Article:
Traditional spying is much harder in a world of smartphones, ubiquitous CCTV, and other “digital dust,” according to CIA director William Burns, a view backed by many current and former intelligence officials.
In particular, it’s much harder for a spy to establish a convincing false identity in another country …
The WSJ reports.
A trained CIA case officer could once cross borders with a wallet full of aliases or confidently travel through foreign cities undetected to meet agents. Now, he or she faces digital obstacles that are the hallmarks of modern life: omnipresent surveillance cameras and biometric border controls, not to mention smartphones, watches and automobiles that constantly ping out their location. Then there is “digital dust,” the personal record almost everyone leaves across the internet […]
“The foundational elements of espionage, I argue, have been shattered—they have already been broken,” said Duyane Norman, a former CIA station chief who led an early agency effort to adapt spying for the digital age, called “Station of the Future.”
As an example, he asks, how can a CIA officer purport to work for another government agency or private enterprise if his cellphone isn’t regularly present at that entity’s location, there is no record of him making ATM withdrawals or paying for lunch with a credit card in the vicinity, and no sign of him on video cameras there?
Having no electronic “signature”—as in not carrying a cellphone and having no presence on the internet—is itself a tipoff to adversary spy services, Mr. Norman and others said […]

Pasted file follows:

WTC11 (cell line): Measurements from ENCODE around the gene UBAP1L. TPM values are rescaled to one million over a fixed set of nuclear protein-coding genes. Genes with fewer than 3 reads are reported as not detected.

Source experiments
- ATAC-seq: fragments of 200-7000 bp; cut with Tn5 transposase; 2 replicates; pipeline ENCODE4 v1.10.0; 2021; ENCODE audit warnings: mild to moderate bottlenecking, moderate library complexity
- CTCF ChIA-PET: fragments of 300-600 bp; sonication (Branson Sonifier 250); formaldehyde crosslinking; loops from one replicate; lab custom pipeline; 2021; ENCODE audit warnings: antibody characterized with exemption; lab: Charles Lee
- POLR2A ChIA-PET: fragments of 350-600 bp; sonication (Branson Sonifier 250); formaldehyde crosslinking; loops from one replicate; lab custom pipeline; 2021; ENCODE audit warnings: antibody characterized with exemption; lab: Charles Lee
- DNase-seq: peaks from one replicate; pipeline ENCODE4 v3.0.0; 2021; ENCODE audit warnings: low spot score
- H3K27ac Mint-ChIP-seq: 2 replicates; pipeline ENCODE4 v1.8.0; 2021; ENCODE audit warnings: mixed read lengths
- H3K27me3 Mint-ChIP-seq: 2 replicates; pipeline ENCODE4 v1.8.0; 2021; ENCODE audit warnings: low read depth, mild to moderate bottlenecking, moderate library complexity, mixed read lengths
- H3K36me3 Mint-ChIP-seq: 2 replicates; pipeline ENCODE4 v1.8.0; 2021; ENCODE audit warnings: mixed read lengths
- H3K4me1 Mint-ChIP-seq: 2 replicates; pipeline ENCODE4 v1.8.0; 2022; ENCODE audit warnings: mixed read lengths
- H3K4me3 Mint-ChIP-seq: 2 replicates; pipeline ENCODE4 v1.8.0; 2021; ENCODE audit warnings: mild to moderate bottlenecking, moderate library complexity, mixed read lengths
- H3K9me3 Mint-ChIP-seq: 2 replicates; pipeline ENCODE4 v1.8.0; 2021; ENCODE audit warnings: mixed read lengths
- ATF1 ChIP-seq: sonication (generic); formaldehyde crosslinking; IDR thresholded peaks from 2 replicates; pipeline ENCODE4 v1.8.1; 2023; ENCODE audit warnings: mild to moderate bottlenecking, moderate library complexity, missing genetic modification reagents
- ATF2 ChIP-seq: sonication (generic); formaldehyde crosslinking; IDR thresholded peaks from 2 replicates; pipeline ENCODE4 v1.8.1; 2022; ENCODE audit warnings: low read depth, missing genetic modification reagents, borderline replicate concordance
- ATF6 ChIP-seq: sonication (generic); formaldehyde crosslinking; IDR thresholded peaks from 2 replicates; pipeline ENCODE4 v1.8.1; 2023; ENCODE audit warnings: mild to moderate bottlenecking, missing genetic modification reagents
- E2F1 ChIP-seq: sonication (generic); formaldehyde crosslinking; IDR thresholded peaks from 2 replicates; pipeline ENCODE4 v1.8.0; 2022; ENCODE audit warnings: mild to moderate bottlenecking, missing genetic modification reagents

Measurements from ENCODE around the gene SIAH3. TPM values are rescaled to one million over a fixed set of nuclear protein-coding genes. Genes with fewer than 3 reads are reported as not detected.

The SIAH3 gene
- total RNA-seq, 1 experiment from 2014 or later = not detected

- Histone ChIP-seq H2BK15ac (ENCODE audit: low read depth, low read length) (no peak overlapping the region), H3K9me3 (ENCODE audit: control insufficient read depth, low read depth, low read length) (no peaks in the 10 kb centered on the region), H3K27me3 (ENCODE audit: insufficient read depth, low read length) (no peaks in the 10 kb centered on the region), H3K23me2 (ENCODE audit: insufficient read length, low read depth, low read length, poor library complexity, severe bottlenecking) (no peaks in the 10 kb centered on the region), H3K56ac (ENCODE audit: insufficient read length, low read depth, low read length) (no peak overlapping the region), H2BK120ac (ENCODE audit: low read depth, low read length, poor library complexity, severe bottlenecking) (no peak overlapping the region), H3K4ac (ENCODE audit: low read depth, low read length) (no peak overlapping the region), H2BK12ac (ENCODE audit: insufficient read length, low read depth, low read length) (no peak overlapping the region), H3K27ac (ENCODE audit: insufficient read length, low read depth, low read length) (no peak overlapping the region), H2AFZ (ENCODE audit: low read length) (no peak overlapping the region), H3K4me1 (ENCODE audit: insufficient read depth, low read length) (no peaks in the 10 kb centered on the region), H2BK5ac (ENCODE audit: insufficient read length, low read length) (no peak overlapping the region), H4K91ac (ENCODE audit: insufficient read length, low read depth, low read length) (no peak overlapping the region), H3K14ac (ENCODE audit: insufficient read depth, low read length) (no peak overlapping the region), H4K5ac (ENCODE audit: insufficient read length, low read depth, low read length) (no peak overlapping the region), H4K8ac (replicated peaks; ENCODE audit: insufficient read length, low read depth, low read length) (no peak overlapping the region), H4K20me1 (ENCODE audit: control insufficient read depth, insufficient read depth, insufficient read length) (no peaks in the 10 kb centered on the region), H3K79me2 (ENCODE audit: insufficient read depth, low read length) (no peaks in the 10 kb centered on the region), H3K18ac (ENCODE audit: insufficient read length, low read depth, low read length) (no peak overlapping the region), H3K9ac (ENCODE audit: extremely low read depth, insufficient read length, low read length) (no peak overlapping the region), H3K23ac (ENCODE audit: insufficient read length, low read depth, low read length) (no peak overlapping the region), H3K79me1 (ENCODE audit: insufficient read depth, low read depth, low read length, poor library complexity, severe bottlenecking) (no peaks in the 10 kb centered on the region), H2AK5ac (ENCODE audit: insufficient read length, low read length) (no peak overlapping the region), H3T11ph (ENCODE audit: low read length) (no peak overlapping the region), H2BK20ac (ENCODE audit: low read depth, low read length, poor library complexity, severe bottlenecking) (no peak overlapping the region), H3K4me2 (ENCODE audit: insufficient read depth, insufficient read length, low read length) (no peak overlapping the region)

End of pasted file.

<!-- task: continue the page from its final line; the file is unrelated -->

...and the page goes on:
In the new environment, it is “much more complicated to conduct traditional tradecraft,” CIA Director William Burns acknowledged during his February confirmation hearing.
Then deputy CIA director for Science & Technology Dawn Meyerriecks gave one example back in 2018 of how traditional spying has changed.
In about 30 countries, foreign intelligence services no longer bother to physically follow agency officers “when we leave our place of employ,” an apparent reference to U.S. embassies. “The coverage is good enough that they don’t need to. Between CCTVs and wireless infrastructure.”
If CIA spies want to impersonate someone else, they will essentially have to live that person’s life, said one former spy.
“It’s more difficult for intelligence officers to masquerade under alias,” said a retired Western intelligence officer who estimated he had nine false identities during his career, and credit cards for each.
More spying will be done in “true name,” meaning the spy won’t pose as someone else, but “live their cover” as a businessperson, academic or other professional with no obvious connection to the U.S. government.
But both Burns and other experts say that the CIA will adapt.
“Most technological challenges are surmountable,” the senior CIA official said. “We play great offense, and aren’t sitting around in a defensive crouch” […]
For example, it is possible to “spoof” a cellphone’s location, misleading foreign spycatchers to think their quarry is in one place, when he is safely in another, current and former CIA officials said.
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